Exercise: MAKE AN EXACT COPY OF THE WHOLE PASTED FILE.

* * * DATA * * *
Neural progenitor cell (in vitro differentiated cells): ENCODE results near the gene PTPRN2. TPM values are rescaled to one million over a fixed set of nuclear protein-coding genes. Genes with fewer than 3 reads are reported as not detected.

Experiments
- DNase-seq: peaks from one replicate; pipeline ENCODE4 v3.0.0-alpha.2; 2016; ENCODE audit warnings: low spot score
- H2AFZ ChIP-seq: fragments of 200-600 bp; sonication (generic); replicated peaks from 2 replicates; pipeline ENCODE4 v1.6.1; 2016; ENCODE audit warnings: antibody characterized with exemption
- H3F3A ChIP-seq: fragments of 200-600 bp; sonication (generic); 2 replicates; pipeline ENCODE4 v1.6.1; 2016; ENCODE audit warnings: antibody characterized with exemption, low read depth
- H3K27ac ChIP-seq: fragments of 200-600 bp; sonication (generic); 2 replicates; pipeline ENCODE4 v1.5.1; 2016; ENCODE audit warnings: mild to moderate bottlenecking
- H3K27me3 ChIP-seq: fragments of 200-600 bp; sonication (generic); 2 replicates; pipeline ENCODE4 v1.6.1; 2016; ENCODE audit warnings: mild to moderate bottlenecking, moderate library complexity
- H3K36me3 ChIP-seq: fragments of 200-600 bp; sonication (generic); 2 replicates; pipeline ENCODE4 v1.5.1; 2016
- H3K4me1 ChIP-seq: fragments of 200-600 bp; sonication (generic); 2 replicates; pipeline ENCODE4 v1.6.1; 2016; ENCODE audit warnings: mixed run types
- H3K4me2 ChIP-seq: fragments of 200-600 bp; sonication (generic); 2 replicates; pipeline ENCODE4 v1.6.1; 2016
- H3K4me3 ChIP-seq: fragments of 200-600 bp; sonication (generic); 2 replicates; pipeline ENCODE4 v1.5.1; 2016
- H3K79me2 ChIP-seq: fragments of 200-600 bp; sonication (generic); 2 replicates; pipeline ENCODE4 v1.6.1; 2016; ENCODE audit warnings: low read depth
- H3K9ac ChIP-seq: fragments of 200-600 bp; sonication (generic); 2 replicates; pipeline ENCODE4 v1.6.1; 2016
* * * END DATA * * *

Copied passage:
Neural progenitor cell (in vitro differentiated cells): ENCODE results near the gene PTPRN2. TPM values are rescaled to one million over a fixed set of nuclear protein-coding genes. Genes with fewer than 3 reads are reported as not detected.

Experiments
- DNase-seq: peaks from one replicate; pipeline ENCODE4 v3.0.0-alpha.2; 2016; ENCODE audit warnings: low spot score
- H2AFZ ChIP-seq: fragments of 200-600 bp; sonication (generic); replicated peaks from 2 replicates; pipeline ENCODE4 v1.6.1; 2016; ENCODE audit warnings: antibody characterized with exemption
- H3F3A ChIP-seq: fragments of 200-600 bp; sonication (generic); 2 replicates; pipeline ENCODE4 v1.6.1; 2016; ENCODE audit warnings: antibody characterized with exemption, low read depth
- H3K27ac ChIP-seq: fragments of 200-600 bp; sonication (generic); 2 replicates; pipeline ENCODE4 v1.5.1; 2016; ENCODE audit warnings: mild to moderate bottlenecking
- H3K27me3 ChIP-seq: fragments of 200-600 bp; sonication (generic); 2 replicates; pipeline ENCODE4 v1.6.1; 2016; ENCODE audit warnings: mild to moderate bottlenecking, moderate library complexity
- H3K36me3 ChIP-seq: fragments of 200-600 bp; sonication (generic); 2 replicates; pipeline ENCODE4 v1.5.1; 2016
- H3K4me1 ChIP-seq: fragments of 200-600 bp; sonication (generic); 2 replicates; pipeline ENCODE4 v1.6.1; 2016; ENCODE audit warnings: mixed run types
- H3K4me2 ChIP-seq: fragments of 200-600 bp; sonication (generic); 2 replicates; pipeline ENCODE4 v1.6.1; 2016
- H3K4me3 ChIP-seq: fragments of 200-600 bp; sonication (generic); 2 replicates; pipeline ENCODE4 v1.5.1; 2016
- H3K79me2 ChIP-seq: fragments of 200-600 bp; sonication (generic); 2 replicates; pipeline ENCODE4 v1.6.1; 2016; ENCODE audit warnings: low read depth
- H3K9ac ChIP-seq: fragments of 200-600 bp; sonication (generic); 2 replicates; pipeline ENCODE4 v1.6.1; 2016